"Ip Man 3" Distributor Suspected of Box Office Fraud, Parent Company Loses $150M in Market Cap
“Ip Man 3” opened huge in China last weekend, grossing $72M -- the biggest opening ever for a martial arts film (as its distributor proclaimed). Shows were sold out in theaters across the middle kingdom.
But box office trackers noticed something odd and suspicious about those sold-out screenings in some theaters over the weekend: they were for shows before 8am and after midnight, hours when those theaters were closed to the public. Also, the prices for some of those sold-out tickets were three times as high as a regular ticket.
It’s now alleged that the distributor of “Ip Man 3” in China, Dayinmu, has colluded with some theater chains to inflate the film’s box office with those fake shows, and the Chinese government is now investigating it.
It’s estimated that those fake showings accounted for as much as 30% of “Ip Man 3’s” weekend box office. As if a $50M opening (after shaving 30% of the $72M off) isn’t, in and of itself, an extraordinary enough figure in China.
Of course, if you’re a publicly traded company in Hong Kong like Shifang Holding, that’s somehow related to Dayinmu and that can stand to gain from the film’s success via the stock market, it’s not enough.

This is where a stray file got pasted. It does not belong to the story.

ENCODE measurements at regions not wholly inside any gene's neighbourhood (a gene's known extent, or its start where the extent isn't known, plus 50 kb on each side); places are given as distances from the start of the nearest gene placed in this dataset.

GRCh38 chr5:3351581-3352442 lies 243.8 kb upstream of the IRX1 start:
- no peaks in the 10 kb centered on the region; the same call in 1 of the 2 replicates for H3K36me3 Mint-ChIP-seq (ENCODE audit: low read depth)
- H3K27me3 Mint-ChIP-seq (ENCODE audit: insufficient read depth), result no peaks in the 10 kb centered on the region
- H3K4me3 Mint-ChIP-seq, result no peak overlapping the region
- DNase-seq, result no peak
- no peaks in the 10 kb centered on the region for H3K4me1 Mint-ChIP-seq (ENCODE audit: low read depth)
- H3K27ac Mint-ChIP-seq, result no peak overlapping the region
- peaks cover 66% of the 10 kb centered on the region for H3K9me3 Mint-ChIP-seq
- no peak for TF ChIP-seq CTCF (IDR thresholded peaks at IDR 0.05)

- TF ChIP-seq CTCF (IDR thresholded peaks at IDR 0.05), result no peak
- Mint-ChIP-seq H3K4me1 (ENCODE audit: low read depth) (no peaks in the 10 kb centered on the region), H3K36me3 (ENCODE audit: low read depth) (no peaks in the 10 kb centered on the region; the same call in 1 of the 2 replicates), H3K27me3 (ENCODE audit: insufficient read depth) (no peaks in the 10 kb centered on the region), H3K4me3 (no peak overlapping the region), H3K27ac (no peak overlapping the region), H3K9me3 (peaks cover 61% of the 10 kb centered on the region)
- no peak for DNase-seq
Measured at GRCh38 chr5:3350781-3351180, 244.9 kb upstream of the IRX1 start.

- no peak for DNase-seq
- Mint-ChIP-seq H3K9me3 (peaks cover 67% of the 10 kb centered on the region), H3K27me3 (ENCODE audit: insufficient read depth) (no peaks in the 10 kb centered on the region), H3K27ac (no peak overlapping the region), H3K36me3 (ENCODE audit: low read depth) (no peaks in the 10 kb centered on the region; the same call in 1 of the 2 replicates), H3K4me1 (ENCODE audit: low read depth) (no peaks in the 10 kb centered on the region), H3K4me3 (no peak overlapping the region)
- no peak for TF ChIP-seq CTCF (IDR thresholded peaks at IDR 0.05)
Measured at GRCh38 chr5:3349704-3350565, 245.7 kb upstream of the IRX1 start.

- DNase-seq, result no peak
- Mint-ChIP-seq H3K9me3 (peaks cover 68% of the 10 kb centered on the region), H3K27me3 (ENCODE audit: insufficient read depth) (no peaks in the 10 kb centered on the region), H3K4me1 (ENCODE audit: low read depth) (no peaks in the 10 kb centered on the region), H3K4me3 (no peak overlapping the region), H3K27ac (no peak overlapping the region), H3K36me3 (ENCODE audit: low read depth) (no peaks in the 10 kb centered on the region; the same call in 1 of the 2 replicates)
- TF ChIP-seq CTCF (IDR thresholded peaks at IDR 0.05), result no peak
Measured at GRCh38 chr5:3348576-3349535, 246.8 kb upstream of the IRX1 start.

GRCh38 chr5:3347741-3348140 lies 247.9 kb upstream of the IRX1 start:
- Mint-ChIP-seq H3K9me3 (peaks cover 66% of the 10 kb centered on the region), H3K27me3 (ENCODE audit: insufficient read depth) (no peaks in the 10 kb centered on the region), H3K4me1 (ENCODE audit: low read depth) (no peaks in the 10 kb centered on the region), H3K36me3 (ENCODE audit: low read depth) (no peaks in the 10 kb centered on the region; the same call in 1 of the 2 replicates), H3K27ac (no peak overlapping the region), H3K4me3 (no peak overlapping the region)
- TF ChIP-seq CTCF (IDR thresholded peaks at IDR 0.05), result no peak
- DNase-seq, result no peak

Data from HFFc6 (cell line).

Unfortunately for Shifang Holding, this alleged scheme backfired badly. Since social media and news outlets reported on the box office abnormality on Monday, the company’s stock price tumbled about 28% (the link says 22%, but it has dropped even more since), losing approximately $150M in market cap. If they weren’t so greedy (allegedly), that could have financed several more “Ip Man” movies (“Ip Man 3’s” budget is $36M).
Speaking of which, I wonder how this will affect "Ip Man 4," which star Donnie Yen said over the weekend that he's moving forward with after the film's spectacular (but now questionable) opening.
It’s too bad that “Ip Man 3” and the talent involved in the making of the film is being dragged through this alleged fraudulent scheme because the highly anticipated sequel is well-received by critics and audiences alike and would have been considered a huge commercial success without the extra padding.
I don’t pretend to know all of the ins-and-outs of how this alleged scheme works. It involves exotic financial instruments and shell companies (the kind of stuff that destroyed the housing market). If you want the nuts-and-bolts, check out these - three - articles.